On "MixTapeBlues," Jeff Stewart's approach is straight-forward: a man, his guitar, and a wide-eyed look at that crazy thing called love. Over the course of these tightly crafted original songs, Stewart paints the picture of a heart, once broken, suddenly surprised by the good fortune of discovering love anew. It.s music for anyone that has ever walked into the sunshine of a new future, however uncertain.

The disc opens with the cascading rhythms of "House of Love". Over a double tracked vocal harmony, Stewart wraps us in the lazy morning haze of "Slow Down and Breathe," stating his intention to "think about my girl and dream away the day". An air of resignation hangs over "Forty Dollar Dress," with the storyteller acknowledging "what a beautiful mess," yet still thankful that, at the end of the night, he ended up with the girl.

With "Can't Sit Still," Stewart confidently strides into folk-rock territory. With lines like, "She buys a new shirt. It's a little bit too tight - right there," he demonstrates a deft talent for giving just enough information, yet allowing the listener a personalized image. In the title track, "Mix Tape Blues," Stewart summons up the magic of his favorite songs, and their ability to be forever associated with a certain time, place or lover.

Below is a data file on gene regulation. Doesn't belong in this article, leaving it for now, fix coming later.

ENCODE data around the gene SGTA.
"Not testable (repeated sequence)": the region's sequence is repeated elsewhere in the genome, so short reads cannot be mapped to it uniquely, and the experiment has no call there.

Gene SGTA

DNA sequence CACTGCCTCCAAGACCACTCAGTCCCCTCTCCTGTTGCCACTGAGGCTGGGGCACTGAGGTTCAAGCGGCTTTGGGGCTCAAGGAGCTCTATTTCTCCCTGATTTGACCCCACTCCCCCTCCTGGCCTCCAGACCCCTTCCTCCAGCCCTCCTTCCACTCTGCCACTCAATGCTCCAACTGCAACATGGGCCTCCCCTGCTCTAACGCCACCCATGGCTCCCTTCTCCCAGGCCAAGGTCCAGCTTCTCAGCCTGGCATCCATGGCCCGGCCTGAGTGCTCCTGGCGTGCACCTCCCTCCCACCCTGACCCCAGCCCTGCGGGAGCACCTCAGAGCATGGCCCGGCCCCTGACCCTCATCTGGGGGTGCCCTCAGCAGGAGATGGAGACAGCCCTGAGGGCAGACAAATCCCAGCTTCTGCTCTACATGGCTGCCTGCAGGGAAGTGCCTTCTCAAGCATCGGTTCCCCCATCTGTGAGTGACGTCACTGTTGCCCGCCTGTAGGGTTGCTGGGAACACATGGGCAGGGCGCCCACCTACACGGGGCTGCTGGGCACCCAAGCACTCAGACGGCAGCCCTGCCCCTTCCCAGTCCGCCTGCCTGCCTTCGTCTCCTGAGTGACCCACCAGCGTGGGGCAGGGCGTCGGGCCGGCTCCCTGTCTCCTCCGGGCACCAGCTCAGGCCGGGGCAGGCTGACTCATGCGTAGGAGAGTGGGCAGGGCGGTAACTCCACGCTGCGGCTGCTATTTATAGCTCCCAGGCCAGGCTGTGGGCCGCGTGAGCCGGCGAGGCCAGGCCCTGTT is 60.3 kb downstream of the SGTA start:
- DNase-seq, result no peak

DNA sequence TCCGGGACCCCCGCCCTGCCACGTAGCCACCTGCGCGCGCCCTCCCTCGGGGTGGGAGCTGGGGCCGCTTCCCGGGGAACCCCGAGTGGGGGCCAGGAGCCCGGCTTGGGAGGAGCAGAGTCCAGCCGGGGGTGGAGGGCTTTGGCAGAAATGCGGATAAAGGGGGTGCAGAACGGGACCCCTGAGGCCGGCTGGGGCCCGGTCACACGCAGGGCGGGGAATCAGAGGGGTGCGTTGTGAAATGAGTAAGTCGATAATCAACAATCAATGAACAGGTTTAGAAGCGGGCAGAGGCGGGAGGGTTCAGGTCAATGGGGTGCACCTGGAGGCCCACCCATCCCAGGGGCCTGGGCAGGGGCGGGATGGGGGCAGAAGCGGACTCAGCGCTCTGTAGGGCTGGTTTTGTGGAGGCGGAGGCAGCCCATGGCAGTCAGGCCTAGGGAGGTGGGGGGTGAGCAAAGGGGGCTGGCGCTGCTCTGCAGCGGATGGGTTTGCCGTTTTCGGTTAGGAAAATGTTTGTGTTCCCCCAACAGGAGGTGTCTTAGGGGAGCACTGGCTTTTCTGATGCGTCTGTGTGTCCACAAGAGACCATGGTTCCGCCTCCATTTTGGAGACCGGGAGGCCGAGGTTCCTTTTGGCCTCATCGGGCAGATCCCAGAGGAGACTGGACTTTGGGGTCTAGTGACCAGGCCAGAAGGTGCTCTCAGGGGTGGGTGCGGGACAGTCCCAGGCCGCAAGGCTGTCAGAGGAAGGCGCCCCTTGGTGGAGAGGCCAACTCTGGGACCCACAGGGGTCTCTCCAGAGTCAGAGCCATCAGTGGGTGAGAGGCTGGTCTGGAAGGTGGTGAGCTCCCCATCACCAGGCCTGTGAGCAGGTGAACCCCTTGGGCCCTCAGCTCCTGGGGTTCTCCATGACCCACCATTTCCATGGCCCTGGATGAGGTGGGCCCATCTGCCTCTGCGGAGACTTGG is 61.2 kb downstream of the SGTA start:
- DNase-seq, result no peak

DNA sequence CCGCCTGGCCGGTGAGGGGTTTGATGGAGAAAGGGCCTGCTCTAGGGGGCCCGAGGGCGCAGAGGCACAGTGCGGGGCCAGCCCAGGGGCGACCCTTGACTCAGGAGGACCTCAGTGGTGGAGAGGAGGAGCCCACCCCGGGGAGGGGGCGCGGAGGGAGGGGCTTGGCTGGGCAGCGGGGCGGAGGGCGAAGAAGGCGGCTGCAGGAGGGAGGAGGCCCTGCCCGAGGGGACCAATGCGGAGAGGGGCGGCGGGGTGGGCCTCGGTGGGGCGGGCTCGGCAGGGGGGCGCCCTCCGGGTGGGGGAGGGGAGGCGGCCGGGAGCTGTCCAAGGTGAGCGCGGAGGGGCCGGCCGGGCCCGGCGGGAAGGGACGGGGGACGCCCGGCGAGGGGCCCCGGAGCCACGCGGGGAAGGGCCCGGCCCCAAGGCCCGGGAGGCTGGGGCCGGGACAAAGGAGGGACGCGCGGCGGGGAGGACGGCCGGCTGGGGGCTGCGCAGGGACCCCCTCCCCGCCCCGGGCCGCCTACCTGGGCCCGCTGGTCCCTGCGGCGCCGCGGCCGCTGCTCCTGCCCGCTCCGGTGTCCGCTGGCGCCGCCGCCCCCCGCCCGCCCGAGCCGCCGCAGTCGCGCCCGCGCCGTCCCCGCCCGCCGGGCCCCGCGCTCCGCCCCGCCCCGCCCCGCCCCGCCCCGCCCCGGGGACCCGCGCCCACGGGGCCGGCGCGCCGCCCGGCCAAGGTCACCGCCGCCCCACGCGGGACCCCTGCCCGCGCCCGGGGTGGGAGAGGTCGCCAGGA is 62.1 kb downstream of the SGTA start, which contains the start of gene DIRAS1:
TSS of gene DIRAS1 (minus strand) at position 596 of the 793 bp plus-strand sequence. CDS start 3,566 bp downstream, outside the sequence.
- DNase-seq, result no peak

In "Morning Side," the singer extends an invitation to run away, before closing out with the bouncy "Say Goodnite." The glee of lyrics like "I searched for grace, but found you first" not only demonstrate the ironies of modern romance, but sum up the good-time feel of Stewart's personality and musical vision, as well.

Playing as many as 240 shows a year, Stewart is comfortable sharing his vibrato-tinged voice and aggressive guitar playing with a live audience. His discography includes prior self-released projects with The Flecks and The Starlings. Together with producer Gregg Leonard, Stewart has placed songs in four movie projects.

Stewart's dual career as a visual artist not only compliments his songwriting, but also gives him the kick of supplying his own cover art, in this case a self-portrait inspired by the classic Miles Davis album, "Sketches of Spain".